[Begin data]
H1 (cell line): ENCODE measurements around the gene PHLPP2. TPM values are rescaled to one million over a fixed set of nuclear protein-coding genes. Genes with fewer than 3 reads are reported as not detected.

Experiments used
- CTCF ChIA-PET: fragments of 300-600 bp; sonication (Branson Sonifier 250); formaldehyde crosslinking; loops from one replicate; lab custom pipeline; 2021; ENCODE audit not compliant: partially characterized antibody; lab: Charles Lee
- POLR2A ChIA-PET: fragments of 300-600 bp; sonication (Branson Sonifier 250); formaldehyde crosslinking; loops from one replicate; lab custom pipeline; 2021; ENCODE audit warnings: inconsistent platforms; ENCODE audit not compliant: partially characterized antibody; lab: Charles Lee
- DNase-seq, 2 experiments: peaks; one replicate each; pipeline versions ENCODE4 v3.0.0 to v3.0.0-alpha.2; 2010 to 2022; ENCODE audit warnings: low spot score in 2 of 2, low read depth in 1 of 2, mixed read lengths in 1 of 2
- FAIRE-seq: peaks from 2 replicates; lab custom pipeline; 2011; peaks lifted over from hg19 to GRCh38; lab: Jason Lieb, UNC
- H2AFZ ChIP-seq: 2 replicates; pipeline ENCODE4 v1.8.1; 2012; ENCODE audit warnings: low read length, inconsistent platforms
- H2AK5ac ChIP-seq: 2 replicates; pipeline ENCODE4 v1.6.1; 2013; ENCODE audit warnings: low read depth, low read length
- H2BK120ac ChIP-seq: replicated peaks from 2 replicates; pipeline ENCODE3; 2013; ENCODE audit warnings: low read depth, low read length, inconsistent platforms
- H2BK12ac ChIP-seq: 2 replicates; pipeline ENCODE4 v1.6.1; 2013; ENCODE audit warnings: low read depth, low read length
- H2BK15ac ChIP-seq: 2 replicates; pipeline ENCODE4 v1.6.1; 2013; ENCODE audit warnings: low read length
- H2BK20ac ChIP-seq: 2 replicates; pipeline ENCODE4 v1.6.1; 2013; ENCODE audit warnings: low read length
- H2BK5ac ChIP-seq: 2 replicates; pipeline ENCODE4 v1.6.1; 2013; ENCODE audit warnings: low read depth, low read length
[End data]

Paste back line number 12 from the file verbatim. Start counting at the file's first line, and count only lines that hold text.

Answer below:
- H2BK20ac ChIP-seq: 2 replicates; pipeline ENCODE4 v1.6.1; 2013; ENCODE audit warnings: low read length